Every company in the marketing channel from the producer to the final consumer should be seen as a customer by the agricultural producer. Whole Foods Market is used as an example to help illustrate how a farmer could develop a marketing strategy to target this retail outlet that specializes in healthy living products.

READ the full article here
FMI: Dr. Linda Cox, Email: lcox@hawaii.edu

CTAHR Sustainable & Organic Research News

Functional Foods: The Crossroads of Nutrition, Food Science and Agriculture

Functional Foods Conference

Corilee Watters

A Functional Food conference, sponsored by CTAHR, was held a few months ago. “Functional foods” have health promoting qualities in addition to the nutrients they contain. Promoting functional foods is another way to market healthy eating and encourage increased consumption of fruits, vegetables and whole grains.

READ the full article here
FMI: Dr. Corilee Watters, Email: cwatters@hawaii.edu

The Sweet Smell of Success: The Odorless Piggery


Michael DuPonte

The EPA now has more stringent guidelines for livestock operations, which means that the best management practices (BMPs) used in the past are not acceptable any more.  Techniques being used in South Korea for swine production could be potential BMPs in the United States.  The use of indigenous micro organisms (IMO); natural ventilation and site selection to encourage cooling and drying within the shelter, and a green waste bedding system create a piggery that is not affected by flies, odors and manure handling concerns.

READ the full article here
FMI: Michael DuPonte, Email: mduponte@hawaii.edu

Virtual Field Day: Piggery Open House (Aug 13, 2009)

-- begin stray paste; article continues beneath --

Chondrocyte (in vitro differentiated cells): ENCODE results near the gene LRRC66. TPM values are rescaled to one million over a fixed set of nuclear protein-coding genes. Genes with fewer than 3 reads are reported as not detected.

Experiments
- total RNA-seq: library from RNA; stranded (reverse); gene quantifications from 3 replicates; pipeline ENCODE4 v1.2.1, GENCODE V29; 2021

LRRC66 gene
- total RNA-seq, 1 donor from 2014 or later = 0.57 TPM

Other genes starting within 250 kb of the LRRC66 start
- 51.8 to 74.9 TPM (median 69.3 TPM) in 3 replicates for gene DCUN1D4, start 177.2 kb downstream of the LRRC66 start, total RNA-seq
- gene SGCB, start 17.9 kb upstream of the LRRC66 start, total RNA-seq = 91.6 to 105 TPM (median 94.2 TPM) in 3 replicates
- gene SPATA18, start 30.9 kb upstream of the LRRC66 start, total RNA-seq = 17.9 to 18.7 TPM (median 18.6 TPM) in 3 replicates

Changes in soil properties and vegetable growth/quality during the transition toward organic farming in Hawaii

research plot

Nguyen V. Hue

The tropical, nutrient-poor soils of Hawaii may present a challenge to organic vegetable producers.  An experiment done at the Poamoho Experiment station compared a control treatment with no soil nutrients added, a treatment of 500 lb/acre of the chemical fertilizer urea, and two types of compost/chicken manure amendments that provided approximately 300 lb/acre total nitrogen (N). Chinese cabbage (Brassica rapa, Chinensis group) and eggplant (Solanum melongena) were grown sequentially in the four treatments. The treatment with urea promoted better growth in the first crop (cabbage), whereas a good-quality compost, made of grass-clippings/tree trimmings, lime and rock phosphate, gave the best growth in the second crop (eggplant), suggesting N mineralization from organic inputs requires at least three to four months in the field before N became most available to crops.

READ the full article here
FMI: Dr. Nguyen Hue, Email: nvhue@hawaii.edu
For more detailed article

Pastured Poultry for the Backyard


Matt Stevenson

CTAHR publications entitled Pastured Poultry Production (LM-1) and Small-scale Pastured Poultry Grazing System for Egg Production (LM-20) by CTAHR livestock agent Glen Fukumoto provide information on a backyard poultry grazing system that reduces the amount of supplementary feed necessary for consistent production. Pasture based birds are expected to provide higher quality products than birds raised in confinement. A workshop that explains the system has been developed and conducted on Kauai. The workshop will be held again on Kauai and possibly on other islands.